Long-Running Retirement Study Finds Confidence Up, Readiness Down
Because we’re in the profession of preparing clients for retirement, we’re always interested in research that sheds light on how Americans are thinking about (and planning for) their senior years. The longest-running survey of its kind in this field, called the Retirement Confidence Survey, is put out by the Employee Benefit Research Institute (EBRI). We just finished scanning the most recent results and while there is some improvement in the attitudes American workers have toward retirement, there continues to be (in our view) a serious lack of preparation.
If you’d like to read some of the basic findings, click here to read an overview of the EBRI study. The headline on the article summarizes the study by saying that American workers are feeling increasingly confident that they will be able to afford a comfortable retirement. But we think they may be whistling in the dark. According to EBRI, “in the aggregate, only a minority of all workers appear to be taking basic steps needed to prepare for retirement.”
During the recent recession, the percentage of American workers expressing strong confidence that they would be able to afford a comfortable retirement plummeted to a record low. Since 2013, that figure has climbed from 13 percent of respondents to 21 percent this year, a reasonable bounce. On the other end of the spectrum, those workers saying they are not at all confident of being able to afford a comfortable retirement dropped from one in four to one in five. That’s an improvement, certainly, but the sobering fact remains that 20 percent of workers face retirement with serious fear and trepidation.
One reason for this fear is found on one of the fact sheets accompanying the report summary, called Preparing for Retirement in America. It shows the savings rates for workers responding to the Retirement Confidence Survey. Taking into account all household savings (excluding the value of their primary residence), more than half say they have less than $25,000 accumulated, and about one-quarter have $1,000 or less saved. Ironically, fewer than half of respondents report that they have made any real effort to determine how much money they are going to need when they retire. With this head-in-the-sand approach, it seems to us that many of these workers are heading for a rude awakening.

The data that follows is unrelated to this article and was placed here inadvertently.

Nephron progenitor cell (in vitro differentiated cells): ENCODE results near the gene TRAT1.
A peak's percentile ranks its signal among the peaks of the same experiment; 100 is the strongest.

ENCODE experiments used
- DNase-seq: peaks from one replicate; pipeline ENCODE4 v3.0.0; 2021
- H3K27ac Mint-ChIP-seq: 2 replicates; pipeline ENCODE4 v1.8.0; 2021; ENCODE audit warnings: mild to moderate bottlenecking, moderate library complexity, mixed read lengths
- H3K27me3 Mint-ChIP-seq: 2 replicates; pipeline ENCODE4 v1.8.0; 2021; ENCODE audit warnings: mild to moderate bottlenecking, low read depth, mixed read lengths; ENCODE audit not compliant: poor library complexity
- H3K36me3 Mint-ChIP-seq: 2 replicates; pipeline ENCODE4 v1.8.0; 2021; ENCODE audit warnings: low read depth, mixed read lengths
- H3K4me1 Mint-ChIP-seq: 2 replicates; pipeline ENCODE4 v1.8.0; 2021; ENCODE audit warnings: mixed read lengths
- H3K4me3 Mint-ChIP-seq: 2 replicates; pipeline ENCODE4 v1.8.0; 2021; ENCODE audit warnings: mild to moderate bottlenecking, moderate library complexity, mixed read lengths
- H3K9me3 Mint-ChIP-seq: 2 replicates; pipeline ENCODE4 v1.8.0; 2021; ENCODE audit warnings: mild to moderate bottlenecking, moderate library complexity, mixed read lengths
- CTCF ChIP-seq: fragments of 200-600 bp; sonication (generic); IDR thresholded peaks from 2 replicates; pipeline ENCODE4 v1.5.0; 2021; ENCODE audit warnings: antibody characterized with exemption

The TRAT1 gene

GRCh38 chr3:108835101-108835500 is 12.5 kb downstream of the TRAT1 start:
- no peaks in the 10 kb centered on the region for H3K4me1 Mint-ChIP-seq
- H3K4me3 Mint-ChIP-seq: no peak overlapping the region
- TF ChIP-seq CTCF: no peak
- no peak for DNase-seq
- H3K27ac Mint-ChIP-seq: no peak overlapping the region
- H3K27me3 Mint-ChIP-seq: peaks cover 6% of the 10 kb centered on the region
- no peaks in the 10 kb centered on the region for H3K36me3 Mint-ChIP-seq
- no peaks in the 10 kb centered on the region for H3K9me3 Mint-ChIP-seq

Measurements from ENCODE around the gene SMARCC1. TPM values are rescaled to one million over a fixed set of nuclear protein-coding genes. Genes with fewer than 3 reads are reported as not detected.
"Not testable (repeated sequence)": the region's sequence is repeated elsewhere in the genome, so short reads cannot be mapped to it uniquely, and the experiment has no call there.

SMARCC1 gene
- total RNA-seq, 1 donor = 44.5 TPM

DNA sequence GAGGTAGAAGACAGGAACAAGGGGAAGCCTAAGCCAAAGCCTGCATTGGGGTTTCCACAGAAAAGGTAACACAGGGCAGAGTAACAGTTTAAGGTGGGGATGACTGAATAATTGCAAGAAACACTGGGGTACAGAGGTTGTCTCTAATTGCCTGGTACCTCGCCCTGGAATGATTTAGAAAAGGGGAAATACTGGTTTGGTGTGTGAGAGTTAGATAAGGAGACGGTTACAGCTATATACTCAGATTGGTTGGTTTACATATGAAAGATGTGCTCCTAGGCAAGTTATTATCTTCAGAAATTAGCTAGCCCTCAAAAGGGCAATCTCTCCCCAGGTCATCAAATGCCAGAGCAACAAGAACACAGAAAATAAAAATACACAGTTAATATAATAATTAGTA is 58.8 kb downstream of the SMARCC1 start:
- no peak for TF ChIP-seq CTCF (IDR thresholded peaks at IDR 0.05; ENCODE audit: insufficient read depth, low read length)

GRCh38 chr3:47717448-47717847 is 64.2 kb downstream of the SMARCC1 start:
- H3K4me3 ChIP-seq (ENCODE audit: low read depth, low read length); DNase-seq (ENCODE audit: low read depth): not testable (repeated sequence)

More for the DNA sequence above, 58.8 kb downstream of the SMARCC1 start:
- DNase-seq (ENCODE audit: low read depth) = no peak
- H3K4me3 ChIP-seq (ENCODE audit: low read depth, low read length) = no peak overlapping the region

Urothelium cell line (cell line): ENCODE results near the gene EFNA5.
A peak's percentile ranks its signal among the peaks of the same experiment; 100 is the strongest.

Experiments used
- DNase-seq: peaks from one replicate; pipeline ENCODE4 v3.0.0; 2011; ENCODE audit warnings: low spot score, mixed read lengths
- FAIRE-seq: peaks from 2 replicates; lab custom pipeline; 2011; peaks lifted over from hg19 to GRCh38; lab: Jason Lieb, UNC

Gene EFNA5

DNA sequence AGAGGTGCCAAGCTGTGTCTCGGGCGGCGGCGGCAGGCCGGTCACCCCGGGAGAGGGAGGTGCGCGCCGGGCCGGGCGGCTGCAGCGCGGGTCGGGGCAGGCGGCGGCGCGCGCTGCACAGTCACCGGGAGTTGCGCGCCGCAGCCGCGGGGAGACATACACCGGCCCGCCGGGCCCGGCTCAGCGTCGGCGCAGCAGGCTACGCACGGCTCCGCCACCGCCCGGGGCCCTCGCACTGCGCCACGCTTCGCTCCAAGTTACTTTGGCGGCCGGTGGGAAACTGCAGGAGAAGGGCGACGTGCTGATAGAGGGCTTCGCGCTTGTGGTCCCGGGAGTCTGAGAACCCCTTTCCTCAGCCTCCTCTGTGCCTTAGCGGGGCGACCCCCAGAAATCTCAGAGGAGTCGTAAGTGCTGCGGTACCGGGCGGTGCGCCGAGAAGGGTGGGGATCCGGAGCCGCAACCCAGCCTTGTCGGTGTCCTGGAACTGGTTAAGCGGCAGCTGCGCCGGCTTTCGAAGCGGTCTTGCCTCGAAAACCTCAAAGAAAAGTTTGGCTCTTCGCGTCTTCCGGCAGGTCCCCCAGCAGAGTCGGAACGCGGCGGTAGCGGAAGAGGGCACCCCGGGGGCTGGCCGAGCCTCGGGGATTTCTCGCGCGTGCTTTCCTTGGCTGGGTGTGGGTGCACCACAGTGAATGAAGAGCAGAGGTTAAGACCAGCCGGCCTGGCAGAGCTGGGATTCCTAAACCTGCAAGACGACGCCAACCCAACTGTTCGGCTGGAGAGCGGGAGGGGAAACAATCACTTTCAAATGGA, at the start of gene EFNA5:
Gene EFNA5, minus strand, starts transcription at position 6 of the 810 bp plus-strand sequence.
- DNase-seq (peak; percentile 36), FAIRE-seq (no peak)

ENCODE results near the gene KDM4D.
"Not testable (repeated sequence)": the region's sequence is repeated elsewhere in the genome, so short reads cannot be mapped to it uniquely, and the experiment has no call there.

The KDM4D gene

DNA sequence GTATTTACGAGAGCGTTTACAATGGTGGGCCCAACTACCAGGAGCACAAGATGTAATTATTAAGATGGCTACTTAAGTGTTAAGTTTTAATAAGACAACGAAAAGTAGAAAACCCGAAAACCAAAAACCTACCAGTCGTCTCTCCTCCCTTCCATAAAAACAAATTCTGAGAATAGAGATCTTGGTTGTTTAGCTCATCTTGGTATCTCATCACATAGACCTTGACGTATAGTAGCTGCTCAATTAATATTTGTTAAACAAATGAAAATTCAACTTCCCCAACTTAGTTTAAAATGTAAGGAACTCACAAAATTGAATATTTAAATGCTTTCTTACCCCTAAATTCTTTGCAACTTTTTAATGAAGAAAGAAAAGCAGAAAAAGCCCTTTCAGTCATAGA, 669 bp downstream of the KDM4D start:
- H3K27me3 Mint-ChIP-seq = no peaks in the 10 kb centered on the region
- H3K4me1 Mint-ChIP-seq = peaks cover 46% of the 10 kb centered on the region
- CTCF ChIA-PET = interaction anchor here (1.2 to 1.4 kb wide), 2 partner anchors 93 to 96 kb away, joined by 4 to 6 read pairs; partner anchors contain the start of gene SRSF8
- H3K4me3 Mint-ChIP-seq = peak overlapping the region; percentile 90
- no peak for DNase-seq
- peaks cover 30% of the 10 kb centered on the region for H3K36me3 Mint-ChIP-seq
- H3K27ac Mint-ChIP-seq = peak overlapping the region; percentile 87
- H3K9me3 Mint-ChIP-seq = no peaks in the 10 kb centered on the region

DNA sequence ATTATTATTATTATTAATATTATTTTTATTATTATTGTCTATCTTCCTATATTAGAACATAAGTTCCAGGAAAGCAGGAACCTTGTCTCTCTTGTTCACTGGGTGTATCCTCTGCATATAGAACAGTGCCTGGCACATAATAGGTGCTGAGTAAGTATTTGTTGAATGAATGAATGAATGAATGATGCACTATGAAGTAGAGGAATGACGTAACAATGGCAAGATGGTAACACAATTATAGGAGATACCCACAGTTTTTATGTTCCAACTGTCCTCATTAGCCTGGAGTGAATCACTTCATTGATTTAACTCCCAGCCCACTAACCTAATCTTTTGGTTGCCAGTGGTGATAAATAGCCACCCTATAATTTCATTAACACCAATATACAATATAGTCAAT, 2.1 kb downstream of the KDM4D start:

We found this statement in the full EBRI report: “Many workers acknowledge their savings shortfalls for retirement, stating they need to save a sizable, perhaps unmanageable, share of their total household income in order to live comfortably in retirement.” (Emphasis added.) Almost 40% of workers believe they’ll have to save 20% or more of their income, and 22% don’t know how much they should be saving. Not a reassuring picture.
There’s a third fact sheet here titled “Expectations About Retirement.” About one-fifth of workers responding to the Retirement Confidence Survey say they have changed their retirement plans over the past year, with the vast majority reporting they plan to delay retirement. Most have made this change because of the economy, or lack of savings, or need for health insurance. But again the expectation of workers seems to collide with reality, according to the survey: when researchers asked retirees, nearly half had left the workforce earlier than they planned – some by choice, but most due to health problems or loss of employment. About one-quarter of workers say they plan to keep working until age 70 – but the actual number of retirees who did so is dramatically lower, about one in twelve.
The reason we share this information with you here at AgingOptions is simple: retirement requires planning, not wishful thinking. This need to plan is certainly true in the area of finances – but a good plan is also required to ensure that your legal affairs are in order, your housing options have been reviewed, your health care needs are covered and your family is completely informed of your plans and desires. That’s the approach we take here at AgingOptions, with a comprehensive and thorough methodology we call LifePlanning. We would love to show you how LifePlanning can revolutionize your attitude toward retirement and give substance to your hopes and dreams.
Why not take some time to attend a free LifePlanning Seminar? These information-packed sessions are held throughout the Puget Sound region. You’ll find a complete listing plus an online registration form on the Upcoming Events tab on our website – or you can call us for information. Of course, there’s no obligation whatsoever. It will be our pleasure to work with you.
(originally reported at www.ebri.org)